titles? You don't want to be affiliated with a "fly by night" or
someone who is still experimenting to find a successful business
model, at your detriment. For relevant details, you can request a
"Reliability Report" through the Better Business Bureau.  

O - Openings and Opportunities
This typically means business growth. A "We're Hiring" ad or
website section listing positions to be filled indicates
prosperity, expansion, and success, (at least on some levels).

Here are a few other important measures to ensure your "bottom
line" is protected, and to avoid unnecessary risk.

Require a deposit. 
Depending upon the type and scope of project, requesting a deposit
simply makes good business sense. I find that when clients are
"vested" financially at the launch of a project, they're typically
more committed to follow through. Why? During these tough economic
times, few people can afford to waste or lose money. A
(non-refundable) deposit covers you for initial research, time, and
creative input. While this practice may not be applicable when
working with magazine editors, I've often used it with copywriting,
editing and ghost writing projects. You should too.

Make it easy to have invoices honored.
Invoice in a timely manner. Provide various payment options. This
should include snail mail, PayPal, and wires. PayPal is my method
of choice, in that clients across the world can easily transmit
payments in a matter of minutes online. PayPal even has a
user-friendly invoice system for tracking and follow-up. There's a
bonus here. Even if you don't have an existing account, senders can
transmit payments through your email address. For details, see

Don't overlook the legal protection afforded by contracts.
Gone are the days when one can rely on a firm handshake to seal a
deal.  Establishing a signed contract that specifically outlines
the terms of freelance projects, and agreed upon terms of payment,
shows that you mean business, and makes clients accountable. It
also makes payment enforcement efforts easier when dealing with
dead beats. Clueless on how to draft a contract? You'll find an
easy step-by-step lesson here: 

Be careful when providing "free consultations."
In an effort to drum up new business, sometimes freelancers will
provide no-cost consultations to prospective clients, whereby
they'll review marketing strategies, analyze a website, or provide
guidance and recommendations on a book query project. Sometimes
this can backfire. If too much info is given, it eliminates the
need for future help, as the client may capitalize on provided
suggestions, and contract it out to someone who is cheaper, or do
it themselves. In other words: "Don't give away the farm."    

Avoid projects that are "contingency"-based.
In the past, I've been approached by potential clients to do work
and collect a fee when (and if) their project is funded and they
get paid. I am not a lawyer. Neither are you. Most scribes can't
afford to wait months or years down the line to be compensated for
their services. The exception here is grant-writing for a cause for
which you are passionate.

Get re-hired by past clients.
When possible, work with clients who have worked out successfully
in the past. There's great validity to Dr. Phil's motto: "The best
predictor of future behavior is past behavior." Though I love
meeting and working with new clients and businesses, there's great
confidence and comfort in doing repeat business with individuals
and organizations with whom I know I can rely to pay an honest wage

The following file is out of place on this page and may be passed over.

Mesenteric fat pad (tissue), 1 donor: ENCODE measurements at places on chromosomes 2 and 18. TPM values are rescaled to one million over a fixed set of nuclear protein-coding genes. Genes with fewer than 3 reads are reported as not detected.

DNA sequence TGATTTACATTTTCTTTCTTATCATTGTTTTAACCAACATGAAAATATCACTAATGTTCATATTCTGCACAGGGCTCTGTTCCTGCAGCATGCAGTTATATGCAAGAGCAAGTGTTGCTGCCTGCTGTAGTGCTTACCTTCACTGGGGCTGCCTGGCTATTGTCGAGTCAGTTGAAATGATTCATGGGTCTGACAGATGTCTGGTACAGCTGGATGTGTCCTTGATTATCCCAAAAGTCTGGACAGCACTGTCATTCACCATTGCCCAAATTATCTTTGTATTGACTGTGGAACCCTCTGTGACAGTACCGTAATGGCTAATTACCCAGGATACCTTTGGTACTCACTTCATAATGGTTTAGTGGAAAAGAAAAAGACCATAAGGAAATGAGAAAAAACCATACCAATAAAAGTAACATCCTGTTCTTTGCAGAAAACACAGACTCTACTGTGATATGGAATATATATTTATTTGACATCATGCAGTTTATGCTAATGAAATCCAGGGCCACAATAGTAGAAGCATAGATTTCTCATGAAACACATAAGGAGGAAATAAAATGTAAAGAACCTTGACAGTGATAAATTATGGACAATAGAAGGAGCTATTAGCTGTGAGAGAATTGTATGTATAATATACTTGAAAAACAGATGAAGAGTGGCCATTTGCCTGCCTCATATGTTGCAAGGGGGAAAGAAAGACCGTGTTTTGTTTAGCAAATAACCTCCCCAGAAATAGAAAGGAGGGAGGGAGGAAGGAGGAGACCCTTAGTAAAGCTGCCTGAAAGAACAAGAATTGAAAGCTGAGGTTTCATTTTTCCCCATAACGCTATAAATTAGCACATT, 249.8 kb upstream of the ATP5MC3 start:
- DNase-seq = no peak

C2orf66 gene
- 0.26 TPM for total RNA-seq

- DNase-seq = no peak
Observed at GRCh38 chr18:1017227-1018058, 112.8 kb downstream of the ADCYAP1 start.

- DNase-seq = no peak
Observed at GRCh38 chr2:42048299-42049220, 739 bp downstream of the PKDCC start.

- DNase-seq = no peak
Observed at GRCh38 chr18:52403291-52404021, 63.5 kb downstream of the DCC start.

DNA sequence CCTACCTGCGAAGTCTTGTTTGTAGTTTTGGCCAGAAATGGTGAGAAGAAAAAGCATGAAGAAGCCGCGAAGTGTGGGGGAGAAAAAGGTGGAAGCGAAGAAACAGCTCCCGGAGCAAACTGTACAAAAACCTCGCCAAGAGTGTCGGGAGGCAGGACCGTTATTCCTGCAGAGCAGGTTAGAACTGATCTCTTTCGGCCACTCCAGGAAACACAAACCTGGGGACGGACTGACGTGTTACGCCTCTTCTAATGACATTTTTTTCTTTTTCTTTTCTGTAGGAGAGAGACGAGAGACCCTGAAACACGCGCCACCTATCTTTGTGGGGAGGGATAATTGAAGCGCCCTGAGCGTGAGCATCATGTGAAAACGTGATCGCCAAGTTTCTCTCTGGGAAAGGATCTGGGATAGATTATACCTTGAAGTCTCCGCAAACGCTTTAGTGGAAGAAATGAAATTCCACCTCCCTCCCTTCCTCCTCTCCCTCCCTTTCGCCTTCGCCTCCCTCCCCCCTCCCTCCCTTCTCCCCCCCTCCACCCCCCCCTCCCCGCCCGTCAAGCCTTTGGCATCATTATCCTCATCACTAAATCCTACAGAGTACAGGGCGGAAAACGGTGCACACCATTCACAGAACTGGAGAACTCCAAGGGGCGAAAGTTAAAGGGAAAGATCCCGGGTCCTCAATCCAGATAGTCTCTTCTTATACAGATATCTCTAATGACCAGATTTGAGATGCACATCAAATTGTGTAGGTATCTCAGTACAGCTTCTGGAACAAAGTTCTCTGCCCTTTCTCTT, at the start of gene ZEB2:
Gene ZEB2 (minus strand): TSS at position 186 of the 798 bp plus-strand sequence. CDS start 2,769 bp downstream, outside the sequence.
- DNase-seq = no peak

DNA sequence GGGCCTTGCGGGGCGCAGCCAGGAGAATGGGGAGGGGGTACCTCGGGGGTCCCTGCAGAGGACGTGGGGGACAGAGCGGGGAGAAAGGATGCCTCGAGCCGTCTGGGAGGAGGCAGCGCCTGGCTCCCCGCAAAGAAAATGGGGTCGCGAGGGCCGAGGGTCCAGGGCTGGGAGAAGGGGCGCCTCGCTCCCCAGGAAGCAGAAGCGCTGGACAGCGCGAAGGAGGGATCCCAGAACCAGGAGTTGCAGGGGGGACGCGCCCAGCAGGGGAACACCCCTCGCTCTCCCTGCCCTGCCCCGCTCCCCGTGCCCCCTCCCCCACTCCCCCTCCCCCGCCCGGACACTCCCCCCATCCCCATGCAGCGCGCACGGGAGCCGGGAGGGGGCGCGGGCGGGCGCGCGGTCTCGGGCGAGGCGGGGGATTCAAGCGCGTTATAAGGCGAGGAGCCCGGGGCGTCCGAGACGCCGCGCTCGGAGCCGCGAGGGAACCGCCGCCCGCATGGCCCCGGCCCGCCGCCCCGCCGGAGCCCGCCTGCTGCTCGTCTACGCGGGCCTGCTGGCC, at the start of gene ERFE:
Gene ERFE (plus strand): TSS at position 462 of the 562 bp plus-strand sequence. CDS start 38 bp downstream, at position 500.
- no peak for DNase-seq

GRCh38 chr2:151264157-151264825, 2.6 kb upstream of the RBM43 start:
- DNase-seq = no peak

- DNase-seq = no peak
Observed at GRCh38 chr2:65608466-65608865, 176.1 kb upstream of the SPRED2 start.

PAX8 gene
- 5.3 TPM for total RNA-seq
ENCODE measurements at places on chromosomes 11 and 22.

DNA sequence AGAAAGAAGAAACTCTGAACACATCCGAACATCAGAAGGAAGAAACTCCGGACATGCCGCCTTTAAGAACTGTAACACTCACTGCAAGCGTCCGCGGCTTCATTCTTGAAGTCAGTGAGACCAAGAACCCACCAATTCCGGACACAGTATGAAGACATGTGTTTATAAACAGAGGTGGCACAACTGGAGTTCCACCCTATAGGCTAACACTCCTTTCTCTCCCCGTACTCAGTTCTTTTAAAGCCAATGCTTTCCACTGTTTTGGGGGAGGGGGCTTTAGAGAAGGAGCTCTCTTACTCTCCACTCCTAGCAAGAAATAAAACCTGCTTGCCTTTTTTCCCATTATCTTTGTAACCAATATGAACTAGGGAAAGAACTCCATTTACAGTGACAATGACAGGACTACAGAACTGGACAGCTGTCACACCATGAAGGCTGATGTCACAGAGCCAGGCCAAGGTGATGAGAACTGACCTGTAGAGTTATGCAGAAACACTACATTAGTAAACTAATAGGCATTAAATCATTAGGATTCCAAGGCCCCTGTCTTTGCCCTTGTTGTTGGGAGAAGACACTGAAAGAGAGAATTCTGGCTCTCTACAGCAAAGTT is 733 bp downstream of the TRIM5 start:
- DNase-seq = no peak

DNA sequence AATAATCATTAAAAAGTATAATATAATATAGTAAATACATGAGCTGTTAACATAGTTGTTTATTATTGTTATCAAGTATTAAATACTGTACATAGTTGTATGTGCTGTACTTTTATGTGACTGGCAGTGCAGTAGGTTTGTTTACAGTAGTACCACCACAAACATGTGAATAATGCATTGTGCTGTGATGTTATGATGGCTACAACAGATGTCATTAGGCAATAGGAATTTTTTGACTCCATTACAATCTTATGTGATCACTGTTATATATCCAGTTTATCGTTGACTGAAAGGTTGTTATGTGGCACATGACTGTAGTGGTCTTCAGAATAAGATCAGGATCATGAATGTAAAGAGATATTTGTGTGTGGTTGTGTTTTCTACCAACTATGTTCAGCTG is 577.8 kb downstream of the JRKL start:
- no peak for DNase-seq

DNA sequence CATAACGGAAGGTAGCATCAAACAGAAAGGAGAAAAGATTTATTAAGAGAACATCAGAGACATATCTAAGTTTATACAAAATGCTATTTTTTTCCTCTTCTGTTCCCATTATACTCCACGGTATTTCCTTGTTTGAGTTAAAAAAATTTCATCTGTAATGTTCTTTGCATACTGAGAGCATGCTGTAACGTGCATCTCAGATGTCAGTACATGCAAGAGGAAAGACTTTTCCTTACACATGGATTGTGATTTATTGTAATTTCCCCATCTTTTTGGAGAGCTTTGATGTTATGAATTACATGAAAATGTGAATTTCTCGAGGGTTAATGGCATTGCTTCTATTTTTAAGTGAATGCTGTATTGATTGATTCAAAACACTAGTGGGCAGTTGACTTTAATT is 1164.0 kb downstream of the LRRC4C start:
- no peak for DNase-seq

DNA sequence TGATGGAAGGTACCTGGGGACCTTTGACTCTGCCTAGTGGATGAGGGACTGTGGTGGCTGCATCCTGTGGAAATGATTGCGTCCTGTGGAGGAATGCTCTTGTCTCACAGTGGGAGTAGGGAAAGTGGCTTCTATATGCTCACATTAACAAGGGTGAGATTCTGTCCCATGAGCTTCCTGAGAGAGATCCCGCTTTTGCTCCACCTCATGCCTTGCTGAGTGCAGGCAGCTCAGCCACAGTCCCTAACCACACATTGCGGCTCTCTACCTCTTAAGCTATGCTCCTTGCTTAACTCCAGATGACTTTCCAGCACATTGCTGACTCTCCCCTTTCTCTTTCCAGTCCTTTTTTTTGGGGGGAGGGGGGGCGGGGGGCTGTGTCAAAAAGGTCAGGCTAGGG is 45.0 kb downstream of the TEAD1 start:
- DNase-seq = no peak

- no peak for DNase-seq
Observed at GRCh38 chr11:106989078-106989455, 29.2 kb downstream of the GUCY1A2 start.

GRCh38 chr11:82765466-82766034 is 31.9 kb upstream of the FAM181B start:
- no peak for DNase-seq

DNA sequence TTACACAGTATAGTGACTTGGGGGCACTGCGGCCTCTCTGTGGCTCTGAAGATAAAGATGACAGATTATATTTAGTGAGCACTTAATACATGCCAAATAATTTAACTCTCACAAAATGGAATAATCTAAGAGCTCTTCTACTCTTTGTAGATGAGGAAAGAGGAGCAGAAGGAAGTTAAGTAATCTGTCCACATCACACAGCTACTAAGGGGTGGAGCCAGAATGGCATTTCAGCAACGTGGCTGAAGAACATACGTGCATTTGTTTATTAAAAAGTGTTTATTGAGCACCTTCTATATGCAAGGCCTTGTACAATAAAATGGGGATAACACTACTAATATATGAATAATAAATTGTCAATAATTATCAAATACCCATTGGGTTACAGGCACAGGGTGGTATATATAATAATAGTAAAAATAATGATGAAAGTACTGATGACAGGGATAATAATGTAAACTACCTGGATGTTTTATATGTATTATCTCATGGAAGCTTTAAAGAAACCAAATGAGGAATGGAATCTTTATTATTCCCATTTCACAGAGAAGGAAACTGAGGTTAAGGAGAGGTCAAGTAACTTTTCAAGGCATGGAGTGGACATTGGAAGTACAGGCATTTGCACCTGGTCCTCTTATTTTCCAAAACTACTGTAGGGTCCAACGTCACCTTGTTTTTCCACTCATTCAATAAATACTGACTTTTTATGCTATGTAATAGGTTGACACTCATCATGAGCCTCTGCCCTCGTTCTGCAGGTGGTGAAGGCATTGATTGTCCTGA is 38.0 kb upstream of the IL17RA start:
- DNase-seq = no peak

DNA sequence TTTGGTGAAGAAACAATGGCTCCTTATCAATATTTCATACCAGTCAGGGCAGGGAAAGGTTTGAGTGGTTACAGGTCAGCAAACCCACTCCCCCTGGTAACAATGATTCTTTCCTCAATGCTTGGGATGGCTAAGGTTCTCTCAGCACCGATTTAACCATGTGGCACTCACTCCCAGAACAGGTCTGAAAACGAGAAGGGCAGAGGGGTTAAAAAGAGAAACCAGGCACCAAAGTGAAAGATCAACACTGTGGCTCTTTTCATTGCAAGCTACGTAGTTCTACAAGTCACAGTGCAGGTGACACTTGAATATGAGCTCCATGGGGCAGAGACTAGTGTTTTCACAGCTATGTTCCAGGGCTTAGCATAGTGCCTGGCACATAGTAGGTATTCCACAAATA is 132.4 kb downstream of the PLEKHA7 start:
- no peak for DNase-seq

for an honest day's work. It simplifies the "madness" and saves
time. It will for you too.

You've worked hard to land work. But, if you can't collect what
you've earned, you've toiled in vain, wasting valuable time you can
never recover. 

Though there's always a degree of risk when applying to freelance
positions, you can protect yourself by following these timely tips,
and by reporting unscrupulous clients that  seek to take the word
"free" in freelancing literally. 


Copyright 2014 Jennifer Brown Banks 

Jennifer Brown Banks is a veteran freelance writer, ghost writer
and pro blogger with over a decade of experience in various genres.
For more tips on how to earn what you deserve, visit her
award-winning site: Pen and Prosper (

To find out more about copywriting read our archives at:

Or to find out more about blogging, check out this section of our

This article may not be reprinted without the author's written

Link to this article here: 


A publishing revolution is sweeping the industry. We explain what
is happening and show you how to self-publish your own eBooks.


THE INQUIRING WRITER: Poetry Submissions

By Dawn Copeman

Our question last month came from Jules, who wanted to know how to
go about submitting poems to publications.  Jules wrote, "Do I send
in a query letter, or do I just send in my poems?  Can I send in
more than one at a time, say three, or do I just send in one?"

"I have submitted a few poems to online magazines and found that
many if not most publications state how many poems you can submit
at one time and if you should query before sending them," advises
Vicky Kennedy. She adds, "I would advise Jules to check guidelines
and if the publication doesn't give clear instructions to email and
ask them.  I'm never shy about asking."  

Erica agrees. She wrote: "I have found that by checking guidelines
online you can quickly find out how many poems you can submit at a
time.  In my experience it is generally three. If there are no
guidelines you could always email them and ask but do check if they
are open to submissions at that time.  If they are not and you
email in, you come across as an amateur."  That is an excellent
point, Erica.  

James also advises checking guidelines carefully.  He writes: "Some
literary magazines and ezines have very restricted reading periods,
so you should always check to see if they are open at that time or
not. I recommend regularly checking sites like 
http://www.writingcareer.com as they often carry details of newly
opened reading periods.

"Alternatively, check out Writers Market or, if you're in the UK,